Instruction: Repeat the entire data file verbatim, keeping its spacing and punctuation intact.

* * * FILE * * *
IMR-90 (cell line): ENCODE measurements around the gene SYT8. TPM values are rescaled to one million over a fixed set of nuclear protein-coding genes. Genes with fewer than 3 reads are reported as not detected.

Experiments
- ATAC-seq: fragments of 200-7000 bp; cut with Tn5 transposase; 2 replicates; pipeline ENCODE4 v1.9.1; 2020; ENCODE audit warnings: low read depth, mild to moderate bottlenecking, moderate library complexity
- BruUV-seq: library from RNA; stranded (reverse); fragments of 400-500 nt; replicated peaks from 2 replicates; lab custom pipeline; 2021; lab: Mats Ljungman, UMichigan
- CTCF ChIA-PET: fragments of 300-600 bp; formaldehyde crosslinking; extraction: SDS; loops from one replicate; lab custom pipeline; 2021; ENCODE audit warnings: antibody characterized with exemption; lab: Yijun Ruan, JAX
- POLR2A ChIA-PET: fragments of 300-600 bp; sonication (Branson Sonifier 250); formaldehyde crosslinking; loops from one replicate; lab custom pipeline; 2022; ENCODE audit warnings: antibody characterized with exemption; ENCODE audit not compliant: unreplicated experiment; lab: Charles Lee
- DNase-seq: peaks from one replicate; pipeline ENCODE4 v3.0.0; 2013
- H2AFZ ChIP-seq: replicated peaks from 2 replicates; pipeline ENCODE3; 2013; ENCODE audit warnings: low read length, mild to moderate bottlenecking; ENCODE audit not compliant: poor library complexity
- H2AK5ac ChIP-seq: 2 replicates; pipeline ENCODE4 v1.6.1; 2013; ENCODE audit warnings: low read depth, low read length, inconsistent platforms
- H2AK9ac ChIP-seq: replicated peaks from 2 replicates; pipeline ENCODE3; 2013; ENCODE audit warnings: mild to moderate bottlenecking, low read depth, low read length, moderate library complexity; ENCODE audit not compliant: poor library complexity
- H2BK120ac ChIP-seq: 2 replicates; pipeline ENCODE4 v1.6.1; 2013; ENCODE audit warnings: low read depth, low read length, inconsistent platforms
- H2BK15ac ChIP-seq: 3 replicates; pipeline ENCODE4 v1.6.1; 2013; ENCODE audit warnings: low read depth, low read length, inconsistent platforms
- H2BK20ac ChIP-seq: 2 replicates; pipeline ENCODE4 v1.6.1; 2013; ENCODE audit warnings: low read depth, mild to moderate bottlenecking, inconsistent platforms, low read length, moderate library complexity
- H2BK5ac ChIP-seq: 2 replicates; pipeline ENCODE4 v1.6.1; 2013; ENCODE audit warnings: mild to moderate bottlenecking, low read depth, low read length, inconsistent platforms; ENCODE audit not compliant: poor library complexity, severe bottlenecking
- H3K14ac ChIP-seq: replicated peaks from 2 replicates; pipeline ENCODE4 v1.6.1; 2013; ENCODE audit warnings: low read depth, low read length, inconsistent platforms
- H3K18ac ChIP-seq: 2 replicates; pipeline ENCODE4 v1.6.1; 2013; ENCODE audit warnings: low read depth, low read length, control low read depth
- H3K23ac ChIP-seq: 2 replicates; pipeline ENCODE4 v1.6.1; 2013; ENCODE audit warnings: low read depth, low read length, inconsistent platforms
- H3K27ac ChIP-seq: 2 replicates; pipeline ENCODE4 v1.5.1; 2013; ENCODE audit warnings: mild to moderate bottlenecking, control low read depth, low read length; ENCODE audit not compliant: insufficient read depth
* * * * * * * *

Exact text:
IMR-90 (cell line): ENCODE measurements around the gene SYT8. TPM values are rescaled to one million over a fixed set of nuclear protein-coding genes. Genes with fewer than 3 reads are reported as not detected.

Experiments
- ATAC-seq: fragments of 200-7000 bp; cut with Tn5 transposase; 2 replicates; pipeline ENCODE4 v1.9.1; 2020; ENCODE audit warnings: low read depth, mild to moderate bottlenecking, moderate library complexity
- BruUV-seq: library from RNA; stranded (reverse); fragments of 400-500 nt; replicated peaks from 2 replicates; lab custom pipeline; 2021; lab: Mats Ljungman, UMichigan
- CTCF ChIA-PET: fragments of 300-600 bp; formaldehyde crosslinking; extraction: SDS; loops from one replicate; lab custom pipeline; 2021; ENCODE audit warnings: antibody characterized with exemption; lab: Yijun Ruan, JAX
- POLR2A ChIA-PET: fragments of 300-600 bp; sonication (Branson Sonifier 250); formaldehyde crosslinking; loops from one replicate; lab custom pipeline; 2022; ENCODE audit warnings: antibody characterized with exemption; ENCODE audit not compliant: unreplicated experiment; lab: Charles Lee
- DNase-seq: peaks from one replicate; pipeline ENCODE4 v3.0.0; 2013
- H2AFZ ChIP-seq: replicated peaks from 2 replicates; pipeline ENCODE3; 2013; ENCODE audit warnings: low read length, mild to moderate bottlenecking; ENCODE audit not compliant: poor library complexity
- H2AK5ac ChIP-seq: 2 replicates; pipeline ENCODE4 v1.6.1; 2013; ENCODE audit warnings: low read depth, low read length, inconsistent platforms
- H2AK9ac ChIP-seq: replicated peaks from 2 replicates; pipeline ENCODE3; 2013; ENCODE audit warnings: mild to moderate bottlenecking, low read depth, low read length, moderate library complexity; ENCODE audit not compliant: poor library complexity
- H2BK120ac ChIP-seq: 2 replicates; pipeline ENCODE4 v1.6.1; 2013; ENCODE audit warnings: low read depth, low read length, inconsistent platforms
- H2BK15ac ChIP-seq: 3 replicates; pipeline ENCODE4 v1.6.1; 2013; ENCODE audit warnings: low read depth, low read length, inconsistent platforms
- H2BK20ac ChIP-seq: 2 replicates; pipeline ENCODE4 v1.6.1; 2013; ENCODE audit warnings: low read depth, mild to moderate bottlenecking, inconsistent platforms, low read length, moderate library complexity
- H2BK5ac ChIP-seq: 2 replicates; pipeline ENCODE4 v1.6.1; 2013; ENCODE audit warnings: mild to moderate bottlenecking, low read depth, low read length, inconsistent platforms; ENCODE audit not compliant: poor library complexity, severe bottlenecking
- H3K14ac ChIP-seq: replicated peaks from 2 replicates; pipeline ENCODE4 v1.6.1; 2013; ENCODE audit warnings: low read depth, low read length, inconsistent platforms
- H3K18ac ChIP-seq: 2 replicates; pipeline ENCODE4 v1.6.1; 2013; ENCODE audit warnings: low read depth, low read length, control low read depth
- H3K23ac ChIP-seq: 2 replicates; pipeline ENCODE4 v1.6.1; 2013; ENCODE audit warnings: low read depth, low read length, inconsistent platforms
- H3K27ac ChIP-seq: 2 replicates; pipeline ENCODE4 v1.5.1; 2013; ENCODE audit warnings: mild to moderate bottlenecking, control low read depth, low read length; ENCODE audit not compliant: insufficient read depth